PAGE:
We are each motivated by a bevy of ideas, instincts and influences around us. Some of us have dreams of changing the world while others want to attempt the impossible and still others hope for happiness and humility first and foremost. But what about the downfalls that we avoid in both thought and action? This week, we welcome Eric Cunningham to examine the fear of failure. How does it prevent us from reaching further? Why does it persist? How do others instill it within us?
Recent years have illuminated many of the divides and differences within American society and culture. In particular, as citizens around the world are predicted to congregate in cities in coming decades, rural populations are worthy of consideration and conversation. This week, we welcome Gabe Brison-Trezise to discuss some of the difficulties facing the inhabitants of rural America. From occupational challenges and shifts in cultural attitudes to birth rates and economic pitfalls, there are numerous struggles to contend with. How do literal distances complicate empathy for those living in vastly different ways? What steps can be taken to limit social differences?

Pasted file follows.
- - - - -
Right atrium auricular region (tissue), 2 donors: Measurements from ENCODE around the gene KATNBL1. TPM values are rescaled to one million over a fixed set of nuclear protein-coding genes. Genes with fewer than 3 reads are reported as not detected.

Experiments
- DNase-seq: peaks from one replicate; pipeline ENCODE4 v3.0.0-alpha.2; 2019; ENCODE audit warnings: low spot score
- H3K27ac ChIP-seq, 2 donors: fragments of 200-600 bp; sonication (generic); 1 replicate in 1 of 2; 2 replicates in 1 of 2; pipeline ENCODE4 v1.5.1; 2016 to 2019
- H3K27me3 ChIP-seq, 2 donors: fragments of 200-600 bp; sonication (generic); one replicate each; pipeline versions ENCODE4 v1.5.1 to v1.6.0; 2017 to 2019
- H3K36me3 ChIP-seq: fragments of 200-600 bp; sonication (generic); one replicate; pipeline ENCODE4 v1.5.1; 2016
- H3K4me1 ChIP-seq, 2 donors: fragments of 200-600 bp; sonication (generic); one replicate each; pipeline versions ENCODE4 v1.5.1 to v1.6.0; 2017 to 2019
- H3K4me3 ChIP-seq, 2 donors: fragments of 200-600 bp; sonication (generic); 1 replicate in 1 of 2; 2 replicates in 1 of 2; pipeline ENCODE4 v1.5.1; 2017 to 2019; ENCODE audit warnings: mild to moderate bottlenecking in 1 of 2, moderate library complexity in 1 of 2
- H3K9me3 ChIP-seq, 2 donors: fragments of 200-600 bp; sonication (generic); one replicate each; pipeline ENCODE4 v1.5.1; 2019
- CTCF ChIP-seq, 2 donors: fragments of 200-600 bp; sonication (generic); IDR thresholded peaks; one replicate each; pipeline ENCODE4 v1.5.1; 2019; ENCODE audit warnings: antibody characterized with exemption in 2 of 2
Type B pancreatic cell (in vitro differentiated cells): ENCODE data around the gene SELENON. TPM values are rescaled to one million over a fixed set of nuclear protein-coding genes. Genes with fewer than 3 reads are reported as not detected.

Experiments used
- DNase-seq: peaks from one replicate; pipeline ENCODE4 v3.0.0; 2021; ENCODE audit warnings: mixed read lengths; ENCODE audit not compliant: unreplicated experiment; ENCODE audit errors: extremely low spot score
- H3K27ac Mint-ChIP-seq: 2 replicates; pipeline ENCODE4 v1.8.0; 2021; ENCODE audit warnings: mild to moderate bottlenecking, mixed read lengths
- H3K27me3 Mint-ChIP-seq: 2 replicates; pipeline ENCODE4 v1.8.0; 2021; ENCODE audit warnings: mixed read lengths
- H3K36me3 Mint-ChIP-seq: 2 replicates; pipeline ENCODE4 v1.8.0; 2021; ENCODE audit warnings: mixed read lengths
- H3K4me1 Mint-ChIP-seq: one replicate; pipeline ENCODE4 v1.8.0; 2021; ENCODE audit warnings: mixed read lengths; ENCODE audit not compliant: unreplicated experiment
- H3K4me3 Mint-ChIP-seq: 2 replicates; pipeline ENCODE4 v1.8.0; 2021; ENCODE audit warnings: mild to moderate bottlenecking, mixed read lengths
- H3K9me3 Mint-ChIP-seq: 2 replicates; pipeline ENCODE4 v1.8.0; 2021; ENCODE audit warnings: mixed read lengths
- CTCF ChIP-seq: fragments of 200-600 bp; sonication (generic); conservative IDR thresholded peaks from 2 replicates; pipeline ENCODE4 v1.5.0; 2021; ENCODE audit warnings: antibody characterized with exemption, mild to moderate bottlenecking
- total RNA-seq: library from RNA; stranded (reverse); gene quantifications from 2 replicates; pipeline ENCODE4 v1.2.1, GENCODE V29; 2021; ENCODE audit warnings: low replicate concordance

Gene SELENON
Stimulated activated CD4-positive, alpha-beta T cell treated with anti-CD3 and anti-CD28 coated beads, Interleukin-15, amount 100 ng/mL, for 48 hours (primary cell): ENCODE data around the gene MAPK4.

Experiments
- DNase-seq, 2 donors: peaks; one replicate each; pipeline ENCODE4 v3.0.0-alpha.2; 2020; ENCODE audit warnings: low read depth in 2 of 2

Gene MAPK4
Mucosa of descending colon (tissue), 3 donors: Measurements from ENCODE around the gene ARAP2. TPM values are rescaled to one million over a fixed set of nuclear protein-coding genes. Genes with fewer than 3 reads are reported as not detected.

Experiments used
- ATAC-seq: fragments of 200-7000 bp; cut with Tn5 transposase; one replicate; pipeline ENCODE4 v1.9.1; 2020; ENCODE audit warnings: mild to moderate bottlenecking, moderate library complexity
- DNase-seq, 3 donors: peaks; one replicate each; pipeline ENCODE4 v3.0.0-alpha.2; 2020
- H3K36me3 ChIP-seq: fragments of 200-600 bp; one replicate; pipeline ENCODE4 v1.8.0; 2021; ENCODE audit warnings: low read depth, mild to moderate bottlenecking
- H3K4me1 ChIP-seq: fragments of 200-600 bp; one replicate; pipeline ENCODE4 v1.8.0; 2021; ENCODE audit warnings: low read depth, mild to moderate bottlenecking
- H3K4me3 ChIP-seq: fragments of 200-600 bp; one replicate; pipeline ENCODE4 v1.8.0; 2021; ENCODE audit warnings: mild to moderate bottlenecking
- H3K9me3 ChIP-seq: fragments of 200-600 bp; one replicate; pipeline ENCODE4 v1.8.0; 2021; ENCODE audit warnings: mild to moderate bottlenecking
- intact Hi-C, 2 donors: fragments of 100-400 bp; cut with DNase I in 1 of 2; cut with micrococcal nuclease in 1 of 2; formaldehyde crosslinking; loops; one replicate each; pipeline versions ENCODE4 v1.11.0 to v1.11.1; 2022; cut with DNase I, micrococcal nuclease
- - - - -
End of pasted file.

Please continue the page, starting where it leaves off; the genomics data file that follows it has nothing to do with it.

In our youth (and often in adulthood), we're asked what we want to be when we grow up. How crucial might "what" be in that framing of our futures and the approach we encourage young people to take? Does it focus primarily on an occupation as a destination rather than a lifestyle or set of values to uphold? This week, we welcome Matt DiBiase to help explore the concept. Do we see this question as a comfortable form of simplicity, easily digestible for young minds? How might these early conceptions of life influence someone’s future experiences?
This week, we return to "Between These Eyes of Ink," a series which dissects and considers quotations and the insights they contain. For our fourth episode, we welcome Ron Levine to help examine the words of the Buddha, who said "O house-builder, you are seen! You will not build this house again. For your rafters are broken and your ridgepole shattered. My mind has reached the Unconditioned; I have attained the destruction of craving”. What can this quotation teach us about self-deception and truth? How do craving and yearning mislead and how do we correct course?
Released in 2016 to critical and commercial success, Zootopia tells the story of rabbit Judy Hopps in her evolving dream to police the streets of the the titular animal metropolis. Along the way, she forms a partnership with the cunning fox, Nick Wilde. While the film may have catered to younger audiences in its animation style, the strong, articulate commentary it makes on race and racism remains its most impressive feat. This week, we’re joined by Charneil Bush to discuss and review this film that is just as much creative fun as it is earnest reflection. Does an animated film succeed where more raw calls for conversation won’t? How does art help us relate to the world with more compassion, clarity and patience?